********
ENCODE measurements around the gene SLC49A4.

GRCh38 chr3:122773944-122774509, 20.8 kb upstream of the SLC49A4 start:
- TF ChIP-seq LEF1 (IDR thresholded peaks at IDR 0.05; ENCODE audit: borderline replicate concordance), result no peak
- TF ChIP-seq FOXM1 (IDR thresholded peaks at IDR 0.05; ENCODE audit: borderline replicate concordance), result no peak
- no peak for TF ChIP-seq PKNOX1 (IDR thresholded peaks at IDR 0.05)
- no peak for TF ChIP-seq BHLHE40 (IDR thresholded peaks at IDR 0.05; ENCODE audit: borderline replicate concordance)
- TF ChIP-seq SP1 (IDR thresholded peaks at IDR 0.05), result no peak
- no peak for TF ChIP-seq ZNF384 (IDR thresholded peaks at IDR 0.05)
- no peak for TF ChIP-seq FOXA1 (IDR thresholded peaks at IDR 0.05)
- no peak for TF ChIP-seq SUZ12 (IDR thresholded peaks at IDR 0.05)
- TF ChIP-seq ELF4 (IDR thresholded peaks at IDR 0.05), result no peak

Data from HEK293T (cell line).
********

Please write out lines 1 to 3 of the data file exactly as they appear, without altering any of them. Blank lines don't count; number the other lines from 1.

ENCODE measurements around the gene SLC49A4.

GRCh38 chr3:122773944-122774509, 20.8 kb upstream of the SLC49A4 start:
- TF ChIP-seq LEF1 (IDR thresholded peaks at IDR 0.05; ENCODE audit: borderline replicate concordance), result no peak